Sambamoorthi U (REAP, E Orange), Shen C
(REAP, E Orange), Kashner M
(Columbia University), Olfson M
(Veterans Affairs Medical Center, Southwestern University,Dallas), Pogach L
(REAP, E Orange), Banerjea R
(REAP, E Orange)
This paper estimates the additional total, inpatient, outpatient, and pharmaceutical expenditures associated with incident and prevalent depression among veterans with diagnosed diabetes and depression, after controlling for demographic, socio-economic, and health status characteristics.
Retrospective analysis of 521,578 Veterans Health Administration (VHA) clinic users with diabetes as of fiscal year 2000. Depression was identified using ICD-9-CM codes of 296.2, 296.3, 309.1, 300.4, and 311. Among VHA users with depression we distinguished between prior and incident depression in fiscal year 2000. Incident episode of depression was identified using 120-day (4-month) “negative diagnosis or medication history” on or before the first observed depression diagnosis date in FY 2000. VHA inpatient and outpatient expenditures were derived from average expenditure estimates of the Health Economics Resource Center average cost files. Pharmaceutical expenditures were derived from Pharmacy Benefit Management files. Quantile regressions and two part models of expenditures using generalized linear models were used.
Among VHA users with diabetes, 4.6% (N = 23,922) had a prevalent depression and 8.6% (N = 44,636) had an incident episode in fiscal year 2000. The average VHA expenditures were $12,211 for prevalent, $10,401 for incident, and $5,689 for no depression. After controlling for other characteristics, veterans with no depression had lower expenditures ($-446) compared to those with prevalent depression. No differences in VHA expenditures between those with incident and prevalent depression were observed. Quantile regression estimates revealed that depressive disorders are not associated with additional expenditures at every point of the expenditures distribution.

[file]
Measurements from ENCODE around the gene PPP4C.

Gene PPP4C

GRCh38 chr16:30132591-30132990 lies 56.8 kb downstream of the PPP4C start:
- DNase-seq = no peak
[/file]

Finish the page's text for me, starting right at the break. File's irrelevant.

Average healthcare expenditures for veterans with depression are twice as high as of those without depression. Because a majority of veterans with diabetes also use Medicare, our cost estimates are substantially biased and probably underestimated due to the exclusion of the Medicare paid amount.
Cost-saving efforts need to focus on treating depression as evidence in the literature indicates the cost-effectiveness of depression treatment in individuals with diabetes.